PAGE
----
Today, RCN London published its new report Living in the Red: the cost of living crisis for London’s nursing workforce. The report investigates how London’s cost of living impacts on nursing staff working in the capital. The report is available here.
Based on a survey, our report shows that London’s high cost of living is forcing nursing staff out of the capital due to high accommodation and travel costs. Members told us they feel less financially secure compared to 12 months ago and 57% said they are considering or planning to leave London in the next five years - up 17% from 2016. Spiralling transport and accommodation costs were cited as the two main factors.
This is all set against a back drop of rising nursing vacancies across London – currently there are 10,550 vacant post in the NHS in London.
RCN London is making a series of bold recommendations to tackle the cost of living crisis and is urging the Mayor of London and health leaders to urgently review how they can be implemented. They include:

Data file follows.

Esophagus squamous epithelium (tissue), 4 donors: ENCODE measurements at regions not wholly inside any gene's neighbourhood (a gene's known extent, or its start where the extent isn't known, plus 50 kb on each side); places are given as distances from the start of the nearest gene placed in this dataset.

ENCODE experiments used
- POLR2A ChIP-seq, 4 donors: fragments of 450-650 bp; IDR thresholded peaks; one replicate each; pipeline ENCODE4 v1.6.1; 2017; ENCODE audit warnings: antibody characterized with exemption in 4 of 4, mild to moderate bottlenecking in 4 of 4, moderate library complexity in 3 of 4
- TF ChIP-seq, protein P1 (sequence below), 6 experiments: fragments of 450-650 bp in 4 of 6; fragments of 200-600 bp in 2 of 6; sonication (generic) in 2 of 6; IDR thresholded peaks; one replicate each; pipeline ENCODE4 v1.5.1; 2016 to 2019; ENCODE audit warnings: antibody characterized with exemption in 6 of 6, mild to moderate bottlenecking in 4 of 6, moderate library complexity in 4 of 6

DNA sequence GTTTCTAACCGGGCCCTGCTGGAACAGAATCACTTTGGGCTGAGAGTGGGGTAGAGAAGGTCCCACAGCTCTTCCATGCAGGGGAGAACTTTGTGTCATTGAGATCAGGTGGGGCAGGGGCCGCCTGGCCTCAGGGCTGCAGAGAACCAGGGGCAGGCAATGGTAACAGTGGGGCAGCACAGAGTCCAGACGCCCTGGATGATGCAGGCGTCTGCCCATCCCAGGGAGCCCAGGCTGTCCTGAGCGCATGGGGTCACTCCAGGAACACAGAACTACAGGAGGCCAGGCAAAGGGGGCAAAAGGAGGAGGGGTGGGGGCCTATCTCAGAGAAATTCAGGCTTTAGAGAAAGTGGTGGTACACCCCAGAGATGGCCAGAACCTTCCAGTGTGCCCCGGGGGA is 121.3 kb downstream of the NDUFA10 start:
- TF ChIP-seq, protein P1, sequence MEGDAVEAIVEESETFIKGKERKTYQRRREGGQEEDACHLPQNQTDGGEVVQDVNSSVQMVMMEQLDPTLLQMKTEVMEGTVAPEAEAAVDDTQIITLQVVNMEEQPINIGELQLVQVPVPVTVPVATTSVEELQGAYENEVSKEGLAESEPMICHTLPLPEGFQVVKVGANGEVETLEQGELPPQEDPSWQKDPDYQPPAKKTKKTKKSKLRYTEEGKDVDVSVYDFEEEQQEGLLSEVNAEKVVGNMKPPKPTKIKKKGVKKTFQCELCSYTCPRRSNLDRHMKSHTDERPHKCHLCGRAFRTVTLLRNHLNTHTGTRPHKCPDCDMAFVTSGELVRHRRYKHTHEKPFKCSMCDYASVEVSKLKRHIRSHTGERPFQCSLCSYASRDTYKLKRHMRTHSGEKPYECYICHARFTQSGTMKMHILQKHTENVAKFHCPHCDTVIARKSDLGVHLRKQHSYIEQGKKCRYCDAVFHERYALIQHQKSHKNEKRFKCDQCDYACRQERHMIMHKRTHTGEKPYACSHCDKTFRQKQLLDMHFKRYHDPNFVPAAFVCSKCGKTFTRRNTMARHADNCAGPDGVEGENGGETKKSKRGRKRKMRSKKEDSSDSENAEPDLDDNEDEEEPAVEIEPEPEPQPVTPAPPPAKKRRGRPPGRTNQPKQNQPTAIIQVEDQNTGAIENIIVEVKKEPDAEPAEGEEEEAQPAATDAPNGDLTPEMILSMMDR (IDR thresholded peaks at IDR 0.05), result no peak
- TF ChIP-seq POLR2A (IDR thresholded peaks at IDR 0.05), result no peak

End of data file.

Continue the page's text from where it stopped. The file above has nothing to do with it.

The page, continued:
- Introducing free travel to aid the recruitment and retention of nursing staff in London;
- Devolving powers to the Mayor of London’s office to introduce a system of private rent controls that can support more nursing staff to live in London;
- Halting the sale of surplus NHS land and using it to develop thousands of keyworker, social and genuinely affordable homes to bring down London’s nursing vacancy rate;
RCN London is making the demand of all London Mayoral election candidates and says the measures could significantly soften the impact of the high cost of living in London and enable London’s health and care services to better recruit and retain staff.
RCN London Operational Manager, Mark Farmer, said:
“Nurses are fundamental to the health and success of any city, and where there are shortages patient care suffers. With London’s NHS still having the highest number of nurse vacancies in England, the connection between the staffing crisis and the city’s cost of living cannot be ignored any longer.
Business as usual won’t solve this crisis of affordability in the capital, and failure to think big will threaten the very ability of London’s NHS to staff its service safely now and in the future.”